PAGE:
I do not believe that anyone can predict the answers to these questions, except to say "all of the above." Thus, the breakthrough recipe for banks is to deliver quality services, either their own or others', through channels that they do not own or control, in a cost effective way. In addition, I believe that it is their expertise that brings the value, and their flexibility that brings the ease of use.

My view of the new banking paradigm looks a lot like the model that Sam Walton's Wal-Mart brought to the retailing industry. Before Wal-Mart, customers accepted the idea that you got either good service or good prices from a store, but not both. By re-inventing the mass retailer, Wal-Mart was able to combine good service, good-quality products, and low prices in one retailer. The same kind of revolution is poised to sweep over banking.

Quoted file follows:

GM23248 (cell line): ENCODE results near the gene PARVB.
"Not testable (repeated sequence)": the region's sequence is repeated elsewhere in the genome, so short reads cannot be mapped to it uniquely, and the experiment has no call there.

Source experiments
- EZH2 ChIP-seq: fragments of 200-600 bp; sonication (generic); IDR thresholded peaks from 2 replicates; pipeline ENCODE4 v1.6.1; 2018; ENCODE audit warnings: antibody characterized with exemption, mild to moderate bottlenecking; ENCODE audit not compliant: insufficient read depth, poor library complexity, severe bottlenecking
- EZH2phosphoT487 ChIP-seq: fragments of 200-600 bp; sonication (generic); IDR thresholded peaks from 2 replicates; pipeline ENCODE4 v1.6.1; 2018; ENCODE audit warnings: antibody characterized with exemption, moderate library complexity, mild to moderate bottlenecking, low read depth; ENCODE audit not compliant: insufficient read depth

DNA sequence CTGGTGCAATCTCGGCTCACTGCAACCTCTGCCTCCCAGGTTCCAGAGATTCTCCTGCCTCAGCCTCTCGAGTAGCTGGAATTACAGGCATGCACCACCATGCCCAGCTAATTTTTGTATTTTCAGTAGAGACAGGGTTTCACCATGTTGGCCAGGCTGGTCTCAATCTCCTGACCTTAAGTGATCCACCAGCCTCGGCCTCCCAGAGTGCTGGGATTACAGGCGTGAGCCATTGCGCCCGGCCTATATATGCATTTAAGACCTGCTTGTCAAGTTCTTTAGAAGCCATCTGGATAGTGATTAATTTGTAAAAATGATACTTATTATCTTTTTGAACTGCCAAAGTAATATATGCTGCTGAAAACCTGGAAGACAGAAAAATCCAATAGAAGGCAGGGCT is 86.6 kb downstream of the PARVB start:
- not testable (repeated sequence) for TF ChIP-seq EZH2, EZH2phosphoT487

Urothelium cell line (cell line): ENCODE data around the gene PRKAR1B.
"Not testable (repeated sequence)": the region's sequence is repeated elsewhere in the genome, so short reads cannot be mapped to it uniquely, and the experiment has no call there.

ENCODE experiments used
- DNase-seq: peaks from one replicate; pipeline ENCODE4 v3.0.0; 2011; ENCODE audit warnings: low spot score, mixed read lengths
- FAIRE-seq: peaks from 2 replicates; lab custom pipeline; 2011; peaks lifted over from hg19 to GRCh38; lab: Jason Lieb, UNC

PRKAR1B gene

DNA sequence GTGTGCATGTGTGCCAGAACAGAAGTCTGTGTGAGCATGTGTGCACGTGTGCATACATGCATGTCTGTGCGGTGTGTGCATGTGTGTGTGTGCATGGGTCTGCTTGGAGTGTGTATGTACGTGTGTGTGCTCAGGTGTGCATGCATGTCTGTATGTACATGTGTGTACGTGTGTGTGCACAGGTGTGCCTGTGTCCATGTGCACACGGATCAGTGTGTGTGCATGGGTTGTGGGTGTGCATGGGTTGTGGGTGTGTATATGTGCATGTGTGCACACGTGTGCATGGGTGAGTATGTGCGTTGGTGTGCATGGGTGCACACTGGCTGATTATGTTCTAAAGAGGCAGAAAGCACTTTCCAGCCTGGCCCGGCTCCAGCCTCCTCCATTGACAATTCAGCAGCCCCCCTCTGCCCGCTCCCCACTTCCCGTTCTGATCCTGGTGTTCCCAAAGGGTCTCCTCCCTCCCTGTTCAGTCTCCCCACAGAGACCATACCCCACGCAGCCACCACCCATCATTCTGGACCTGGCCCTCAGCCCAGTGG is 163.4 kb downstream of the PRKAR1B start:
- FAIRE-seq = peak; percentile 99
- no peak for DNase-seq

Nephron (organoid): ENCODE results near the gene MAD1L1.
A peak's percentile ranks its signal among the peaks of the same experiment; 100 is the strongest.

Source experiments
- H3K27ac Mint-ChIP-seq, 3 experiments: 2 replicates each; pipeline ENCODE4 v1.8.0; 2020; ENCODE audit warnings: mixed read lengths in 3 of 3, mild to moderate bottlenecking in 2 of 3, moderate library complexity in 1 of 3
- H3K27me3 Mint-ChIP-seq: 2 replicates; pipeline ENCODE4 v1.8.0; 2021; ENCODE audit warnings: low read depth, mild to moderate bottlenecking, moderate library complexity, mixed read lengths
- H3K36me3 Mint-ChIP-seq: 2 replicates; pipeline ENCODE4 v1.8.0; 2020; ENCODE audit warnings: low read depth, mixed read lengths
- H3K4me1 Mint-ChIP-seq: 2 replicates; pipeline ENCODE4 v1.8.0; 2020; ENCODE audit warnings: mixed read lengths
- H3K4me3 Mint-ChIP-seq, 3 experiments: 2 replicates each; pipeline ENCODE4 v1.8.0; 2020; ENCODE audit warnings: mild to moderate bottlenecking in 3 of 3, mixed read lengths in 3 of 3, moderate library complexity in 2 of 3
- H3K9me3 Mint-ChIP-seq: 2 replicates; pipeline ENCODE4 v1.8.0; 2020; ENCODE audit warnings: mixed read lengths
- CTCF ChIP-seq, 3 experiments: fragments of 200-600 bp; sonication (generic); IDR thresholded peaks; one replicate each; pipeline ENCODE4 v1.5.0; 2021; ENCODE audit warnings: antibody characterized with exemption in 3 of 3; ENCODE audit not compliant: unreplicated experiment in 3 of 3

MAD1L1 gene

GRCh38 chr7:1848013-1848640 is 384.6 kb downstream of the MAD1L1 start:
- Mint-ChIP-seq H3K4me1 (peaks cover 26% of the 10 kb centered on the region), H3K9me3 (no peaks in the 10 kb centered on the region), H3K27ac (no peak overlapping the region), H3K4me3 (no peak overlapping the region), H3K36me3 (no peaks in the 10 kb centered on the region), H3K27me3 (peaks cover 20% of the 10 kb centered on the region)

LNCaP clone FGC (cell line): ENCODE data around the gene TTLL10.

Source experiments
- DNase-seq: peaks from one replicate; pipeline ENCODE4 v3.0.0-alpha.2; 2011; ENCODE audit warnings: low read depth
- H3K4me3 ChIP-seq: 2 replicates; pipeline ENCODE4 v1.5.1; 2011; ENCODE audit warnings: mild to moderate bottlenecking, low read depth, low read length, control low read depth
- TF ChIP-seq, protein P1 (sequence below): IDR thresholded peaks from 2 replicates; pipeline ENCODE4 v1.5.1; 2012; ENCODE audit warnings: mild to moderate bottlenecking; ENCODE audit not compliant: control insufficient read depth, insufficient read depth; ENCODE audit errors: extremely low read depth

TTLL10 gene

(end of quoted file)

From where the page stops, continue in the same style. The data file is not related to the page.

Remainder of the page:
Up to now, households had been conditioned to expect either expertise, convenience, or competitive prices from a bank, but the nonbanks are teaching households to expect all three from the same institution. The banks that survive this revolution must learn to combine expertise, convenience, and cost control.

In order to do that, banks will have to look at expertise differently than they have in the past. Instead of thinking about expertise as something people accumulate and use, banks will have to think of it as something the institution accumulates and people use.

Mr. Bollenbacher is director of strategy and business development for the worldwide financial industry division of Unisys Corp., and is the author of "The New Business of Banking" (Irwin Professional Publishing).